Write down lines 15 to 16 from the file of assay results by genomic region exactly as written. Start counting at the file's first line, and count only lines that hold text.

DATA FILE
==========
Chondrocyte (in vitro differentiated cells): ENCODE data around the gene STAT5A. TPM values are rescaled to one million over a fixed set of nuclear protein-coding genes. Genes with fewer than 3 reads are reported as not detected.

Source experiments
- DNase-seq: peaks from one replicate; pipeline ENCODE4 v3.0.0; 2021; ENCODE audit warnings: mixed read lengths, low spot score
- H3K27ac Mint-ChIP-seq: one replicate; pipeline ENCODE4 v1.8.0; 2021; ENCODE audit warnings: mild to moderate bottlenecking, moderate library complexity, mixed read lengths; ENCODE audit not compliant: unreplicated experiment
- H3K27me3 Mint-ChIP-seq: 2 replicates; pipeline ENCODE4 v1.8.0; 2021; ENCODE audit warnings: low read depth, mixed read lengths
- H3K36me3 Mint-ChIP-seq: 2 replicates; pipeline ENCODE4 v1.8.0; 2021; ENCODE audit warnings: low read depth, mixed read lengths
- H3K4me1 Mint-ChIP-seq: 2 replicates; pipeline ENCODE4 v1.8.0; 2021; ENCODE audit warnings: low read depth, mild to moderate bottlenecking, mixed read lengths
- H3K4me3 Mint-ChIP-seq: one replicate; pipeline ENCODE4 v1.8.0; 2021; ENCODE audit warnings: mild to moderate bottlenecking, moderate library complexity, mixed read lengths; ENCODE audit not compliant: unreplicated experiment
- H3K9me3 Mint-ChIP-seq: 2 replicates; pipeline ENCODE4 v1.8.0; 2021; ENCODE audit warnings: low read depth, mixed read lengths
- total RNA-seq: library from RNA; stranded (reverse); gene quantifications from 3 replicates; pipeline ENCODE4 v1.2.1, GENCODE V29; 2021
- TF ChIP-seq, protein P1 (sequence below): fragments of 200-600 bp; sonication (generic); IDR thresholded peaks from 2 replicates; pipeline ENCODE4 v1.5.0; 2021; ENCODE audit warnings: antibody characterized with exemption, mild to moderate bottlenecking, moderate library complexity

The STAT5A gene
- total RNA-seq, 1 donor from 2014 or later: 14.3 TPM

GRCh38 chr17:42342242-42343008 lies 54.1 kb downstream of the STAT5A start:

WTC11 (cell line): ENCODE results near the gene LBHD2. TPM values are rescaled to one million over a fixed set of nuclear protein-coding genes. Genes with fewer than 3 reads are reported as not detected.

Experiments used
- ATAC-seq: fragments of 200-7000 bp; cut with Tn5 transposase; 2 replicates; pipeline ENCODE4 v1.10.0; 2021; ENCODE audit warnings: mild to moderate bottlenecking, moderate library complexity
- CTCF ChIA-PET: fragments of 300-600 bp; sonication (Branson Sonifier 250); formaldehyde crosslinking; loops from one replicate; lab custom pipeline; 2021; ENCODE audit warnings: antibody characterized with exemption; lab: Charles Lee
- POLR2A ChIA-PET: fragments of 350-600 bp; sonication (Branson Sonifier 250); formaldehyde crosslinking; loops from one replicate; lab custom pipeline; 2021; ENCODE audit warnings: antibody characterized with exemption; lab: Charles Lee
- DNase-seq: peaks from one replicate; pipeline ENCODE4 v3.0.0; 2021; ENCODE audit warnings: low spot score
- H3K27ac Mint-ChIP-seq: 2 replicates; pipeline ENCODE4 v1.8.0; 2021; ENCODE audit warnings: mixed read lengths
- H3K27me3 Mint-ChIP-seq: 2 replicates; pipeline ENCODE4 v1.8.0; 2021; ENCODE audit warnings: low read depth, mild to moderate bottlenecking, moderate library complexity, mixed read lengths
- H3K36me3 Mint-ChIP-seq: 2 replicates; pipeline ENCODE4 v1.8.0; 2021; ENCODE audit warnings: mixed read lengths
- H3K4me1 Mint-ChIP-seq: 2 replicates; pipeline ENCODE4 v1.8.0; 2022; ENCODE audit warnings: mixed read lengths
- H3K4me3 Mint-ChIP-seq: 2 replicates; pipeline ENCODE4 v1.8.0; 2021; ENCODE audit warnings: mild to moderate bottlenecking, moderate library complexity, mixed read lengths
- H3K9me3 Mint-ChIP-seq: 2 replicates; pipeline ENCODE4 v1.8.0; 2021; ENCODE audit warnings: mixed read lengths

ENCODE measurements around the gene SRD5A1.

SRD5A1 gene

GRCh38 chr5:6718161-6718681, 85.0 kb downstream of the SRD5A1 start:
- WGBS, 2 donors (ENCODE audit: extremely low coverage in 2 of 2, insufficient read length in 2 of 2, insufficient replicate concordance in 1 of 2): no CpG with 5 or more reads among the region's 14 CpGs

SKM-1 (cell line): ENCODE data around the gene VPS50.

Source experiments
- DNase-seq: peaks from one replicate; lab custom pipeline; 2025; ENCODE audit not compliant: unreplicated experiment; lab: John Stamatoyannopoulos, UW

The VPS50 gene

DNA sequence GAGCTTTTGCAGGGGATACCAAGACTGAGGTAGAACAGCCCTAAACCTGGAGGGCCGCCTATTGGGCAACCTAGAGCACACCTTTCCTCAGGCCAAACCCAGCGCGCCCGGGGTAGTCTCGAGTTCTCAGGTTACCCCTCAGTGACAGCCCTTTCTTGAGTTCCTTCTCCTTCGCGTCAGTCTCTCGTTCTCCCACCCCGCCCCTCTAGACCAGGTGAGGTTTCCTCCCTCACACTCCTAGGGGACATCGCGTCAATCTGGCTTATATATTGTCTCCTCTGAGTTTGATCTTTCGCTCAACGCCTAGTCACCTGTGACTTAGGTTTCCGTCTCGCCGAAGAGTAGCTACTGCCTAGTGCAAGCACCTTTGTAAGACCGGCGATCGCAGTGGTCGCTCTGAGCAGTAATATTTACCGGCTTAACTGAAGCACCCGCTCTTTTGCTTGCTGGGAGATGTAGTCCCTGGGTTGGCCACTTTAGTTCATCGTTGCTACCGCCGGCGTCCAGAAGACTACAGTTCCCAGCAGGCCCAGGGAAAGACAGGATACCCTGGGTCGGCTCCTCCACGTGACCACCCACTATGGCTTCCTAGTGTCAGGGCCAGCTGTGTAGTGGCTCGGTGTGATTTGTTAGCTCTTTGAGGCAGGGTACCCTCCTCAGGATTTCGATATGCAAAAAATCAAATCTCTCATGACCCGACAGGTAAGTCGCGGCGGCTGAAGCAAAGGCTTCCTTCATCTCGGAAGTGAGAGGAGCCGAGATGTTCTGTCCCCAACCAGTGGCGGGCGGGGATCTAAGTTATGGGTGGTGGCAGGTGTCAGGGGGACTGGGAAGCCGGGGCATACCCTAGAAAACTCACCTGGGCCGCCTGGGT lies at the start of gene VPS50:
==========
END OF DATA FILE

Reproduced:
WTC11 (cell line): ENCODE results near the gene LBHD2. TPM values are rescaled to one million over a fixed set of nuclear protein-coding genes. Genes with fewer than 3 reads are reported as not detected.

Experiments used